KARACHI: Most parts of the province remained in the grip of intensely hot weather conditions on Wednesday with Karachi experiencing its hottest day of the year at 46 degrees Celsius whereas the mercury rose to 48 degrees Celsius in the districts of Sukkur, Dadu, Mirpurkhas, Larkana and Jacobabad.
Fortunately, however, there were no media reports of any heatwave related deaths.
The temperature, according to the meteorological department, is likely to drop in Karachi on Friday onwards unlike in the rest of the province.
The highest temperature was recorded in Larkana district (48.5 degrees Celsius) followed by Padidan, part of Larkana district (47), Dadu (48.1), Jacobabad, Mirpurkhas and Sukkur (all three districts had 48), Chhor and Mithi in Tharparkar district (46 and 44.5 respectively), Thatta (46) and Hyderabad (43.5).
City’s temperature is likely to drop on Friday
The maximum and minimum temperatures recorded in Karachi were 29.5 and 46. The city is predicted to have temperature ranging between 40 and 42 degrees Celsius.
The wind is likely to blow from northwest to north during the period.
According to the information available on the met department website, the maximum temperature (47.8) recorded in Karachi in the month of May was on May 9, 1938.
Relief for Karachi
While the rest of the province is expected to have hot to very hot weather in coming days, met officials have stated that coastal winds will help break the heat spell the city has been experiencing for the past few days, providing the much-needed relief residents want in the month of Ramazan.
The sea breeze, according to the department, will restore gradually from Friday along the coastal belt bringing Karachi temperature to normal range of 35-37°C during next week.
“Today (Wednesday) was Karachi’s hottest day of this year,” said Shahid Abbas, regional director of the met department in Karachi, adding that it was the peak hot day.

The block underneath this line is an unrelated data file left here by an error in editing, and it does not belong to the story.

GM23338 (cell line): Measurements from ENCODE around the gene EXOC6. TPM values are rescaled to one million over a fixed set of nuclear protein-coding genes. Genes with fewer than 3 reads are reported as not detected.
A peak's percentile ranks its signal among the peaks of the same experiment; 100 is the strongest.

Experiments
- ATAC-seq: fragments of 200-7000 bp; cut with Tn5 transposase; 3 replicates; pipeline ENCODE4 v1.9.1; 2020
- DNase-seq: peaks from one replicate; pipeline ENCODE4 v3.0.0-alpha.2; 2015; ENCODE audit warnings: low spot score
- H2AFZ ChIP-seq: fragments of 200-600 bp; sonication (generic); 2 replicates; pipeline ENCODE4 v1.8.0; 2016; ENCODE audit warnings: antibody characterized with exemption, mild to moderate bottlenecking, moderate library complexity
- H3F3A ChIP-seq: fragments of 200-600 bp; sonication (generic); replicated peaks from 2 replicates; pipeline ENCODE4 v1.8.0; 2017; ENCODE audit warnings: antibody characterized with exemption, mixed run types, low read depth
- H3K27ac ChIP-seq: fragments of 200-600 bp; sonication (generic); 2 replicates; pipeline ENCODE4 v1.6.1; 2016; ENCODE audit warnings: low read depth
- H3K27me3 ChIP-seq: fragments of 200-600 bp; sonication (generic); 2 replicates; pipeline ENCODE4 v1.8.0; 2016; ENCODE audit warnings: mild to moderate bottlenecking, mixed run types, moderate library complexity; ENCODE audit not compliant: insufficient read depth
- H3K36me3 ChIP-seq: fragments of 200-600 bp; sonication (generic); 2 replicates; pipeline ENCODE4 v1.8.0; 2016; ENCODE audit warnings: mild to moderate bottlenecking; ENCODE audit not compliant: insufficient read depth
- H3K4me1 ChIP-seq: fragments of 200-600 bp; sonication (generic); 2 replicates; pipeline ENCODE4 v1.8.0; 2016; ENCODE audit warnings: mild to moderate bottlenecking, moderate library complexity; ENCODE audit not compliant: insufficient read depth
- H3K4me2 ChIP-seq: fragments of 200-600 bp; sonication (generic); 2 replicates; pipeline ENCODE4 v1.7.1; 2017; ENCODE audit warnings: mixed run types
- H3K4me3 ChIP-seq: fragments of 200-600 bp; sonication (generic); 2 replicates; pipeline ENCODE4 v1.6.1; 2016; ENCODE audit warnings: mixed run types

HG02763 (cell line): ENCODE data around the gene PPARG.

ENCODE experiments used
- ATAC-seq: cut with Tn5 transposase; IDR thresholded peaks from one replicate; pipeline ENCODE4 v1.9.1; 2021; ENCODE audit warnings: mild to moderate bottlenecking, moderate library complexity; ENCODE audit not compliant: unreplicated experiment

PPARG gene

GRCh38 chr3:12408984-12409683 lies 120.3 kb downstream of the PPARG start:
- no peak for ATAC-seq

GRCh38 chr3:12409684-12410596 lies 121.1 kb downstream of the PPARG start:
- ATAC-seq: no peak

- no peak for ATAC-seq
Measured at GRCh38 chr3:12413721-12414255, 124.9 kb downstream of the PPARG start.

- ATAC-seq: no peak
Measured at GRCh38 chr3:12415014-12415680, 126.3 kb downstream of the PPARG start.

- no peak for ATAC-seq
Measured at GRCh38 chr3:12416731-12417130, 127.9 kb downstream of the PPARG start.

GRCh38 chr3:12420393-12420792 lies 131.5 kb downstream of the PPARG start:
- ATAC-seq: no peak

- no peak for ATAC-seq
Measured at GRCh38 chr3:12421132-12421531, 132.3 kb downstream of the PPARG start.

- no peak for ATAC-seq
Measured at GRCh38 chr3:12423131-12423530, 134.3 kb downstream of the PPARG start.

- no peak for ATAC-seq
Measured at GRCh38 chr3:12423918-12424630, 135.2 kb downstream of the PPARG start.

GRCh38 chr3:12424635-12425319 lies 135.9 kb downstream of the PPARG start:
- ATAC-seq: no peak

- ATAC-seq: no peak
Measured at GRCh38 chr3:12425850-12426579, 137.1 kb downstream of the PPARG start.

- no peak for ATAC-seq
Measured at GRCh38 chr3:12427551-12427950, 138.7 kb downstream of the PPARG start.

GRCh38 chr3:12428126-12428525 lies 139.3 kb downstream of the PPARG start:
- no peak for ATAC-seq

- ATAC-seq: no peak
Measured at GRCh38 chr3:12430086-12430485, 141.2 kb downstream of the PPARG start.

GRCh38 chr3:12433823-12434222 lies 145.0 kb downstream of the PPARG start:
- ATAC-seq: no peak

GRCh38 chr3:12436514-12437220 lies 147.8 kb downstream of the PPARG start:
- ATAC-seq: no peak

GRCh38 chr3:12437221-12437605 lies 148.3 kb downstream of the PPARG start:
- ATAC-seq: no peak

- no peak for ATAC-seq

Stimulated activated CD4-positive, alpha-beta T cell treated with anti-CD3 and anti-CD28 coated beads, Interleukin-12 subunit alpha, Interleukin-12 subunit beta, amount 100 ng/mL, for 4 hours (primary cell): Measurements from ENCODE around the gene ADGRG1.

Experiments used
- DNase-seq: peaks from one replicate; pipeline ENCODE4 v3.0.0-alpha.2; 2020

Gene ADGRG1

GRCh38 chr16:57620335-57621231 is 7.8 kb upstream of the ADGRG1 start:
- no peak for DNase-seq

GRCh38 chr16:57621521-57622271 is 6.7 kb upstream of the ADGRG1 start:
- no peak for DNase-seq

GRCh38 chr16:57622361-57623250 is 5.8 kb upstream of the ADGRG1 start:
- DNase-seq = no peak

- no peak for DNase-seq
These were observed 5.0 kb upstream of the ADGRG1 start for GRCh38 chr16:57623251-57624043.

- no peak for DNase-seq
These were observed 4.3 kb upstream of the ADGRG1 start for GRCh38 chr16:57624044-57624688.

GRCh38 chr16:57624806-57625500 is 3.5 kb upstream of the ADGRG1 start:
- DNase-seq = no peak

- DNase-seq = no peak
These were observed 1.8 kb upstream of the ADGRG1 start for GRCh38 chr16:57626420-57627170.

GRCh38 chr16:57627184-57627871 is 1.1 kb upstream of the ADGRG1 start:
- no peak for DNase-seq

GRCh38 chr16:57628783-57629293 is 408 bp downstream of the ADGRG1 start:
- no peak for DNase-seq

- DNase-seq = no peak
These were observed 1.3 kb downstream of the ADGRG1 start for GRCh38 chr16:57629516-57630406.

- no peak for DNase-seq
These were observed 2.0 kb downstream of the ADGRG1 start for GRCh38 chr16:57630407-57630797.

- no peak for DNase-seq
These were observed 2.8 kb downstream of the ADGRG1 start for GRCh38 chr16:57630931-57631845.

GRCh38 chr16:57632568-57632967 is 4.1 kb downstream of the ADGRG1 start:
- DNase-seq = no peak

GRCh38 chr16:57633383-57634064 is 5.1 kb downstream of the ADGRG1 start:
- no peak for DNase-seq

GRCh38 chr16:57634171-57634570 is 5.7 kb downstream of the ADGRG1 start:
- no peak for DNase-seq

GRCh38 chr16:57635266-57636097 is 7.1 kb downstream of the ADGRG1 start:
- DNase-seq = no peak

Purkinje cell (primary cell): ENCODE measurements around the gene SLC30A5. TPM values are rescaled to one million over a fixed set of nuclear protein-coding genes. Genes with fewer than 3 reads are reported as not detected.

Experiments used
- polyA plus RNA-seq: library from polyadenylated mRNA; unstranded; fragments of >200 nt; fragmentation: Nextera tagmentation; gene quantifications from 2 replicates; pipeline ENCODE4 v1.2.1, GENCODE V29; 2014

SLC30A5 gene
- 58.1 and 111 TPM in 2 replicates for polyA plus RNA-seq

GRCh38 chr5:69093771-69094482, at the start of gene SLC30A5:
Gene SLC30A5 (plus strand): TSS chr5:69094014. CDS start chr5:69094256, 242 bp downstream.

Explaining the factors contributing to hot weather conditions in the city, he said: “First, there was light/calm wind, which supports rise in temperature. The moisture content level was 4 to 6pc that also contributes to dry, hot weather. In addition, the atmosphere was laden with dust particles, which trap heat and shoot up temperature.”
According to him, these factors made the day different and created intensely hot conditions. People who protected themselves from the hot wind and remained indoors felt comfort even without using their air-conditioners.
He predicted that temperature in the city would normalise in coming days, though upper areas of the country would experience warm weather as well as Multan to Nawabshah belt.
“The time between mid May to mid June has been the warmest period in Pakistan over 50 years. Presently, there is no forecast for a weather system this year that could provide some relief,” he noted, adding that weather patterns were changing and weather becoming intense.
Dr Seemin Jamali, the executive director of Jinnah Postgraduate Medical Centre, also overseeing its emergency section, said though a few people came with symptoms of heat exhaustion, there was no serious case related to heatwave.
“There has been no serious case so far (which can be attributed to the current heat spell). A few people came post-Iftari with complaints of fever and loose motions, but that is a normal occurrence in Ramazan,” she said, adding that there had been no death exclusively due to heatstroke.
Dr Jamali advised people to continue with the preventive steps they had taken.
“This time is different because people are generally more aware and practically taking steps to protect themselves. I think the media needs appreciation for playing a positive role in this regard. It’s also good that schools have been closed down in this season,” she said.
Published in Dawn, May 31st, 2018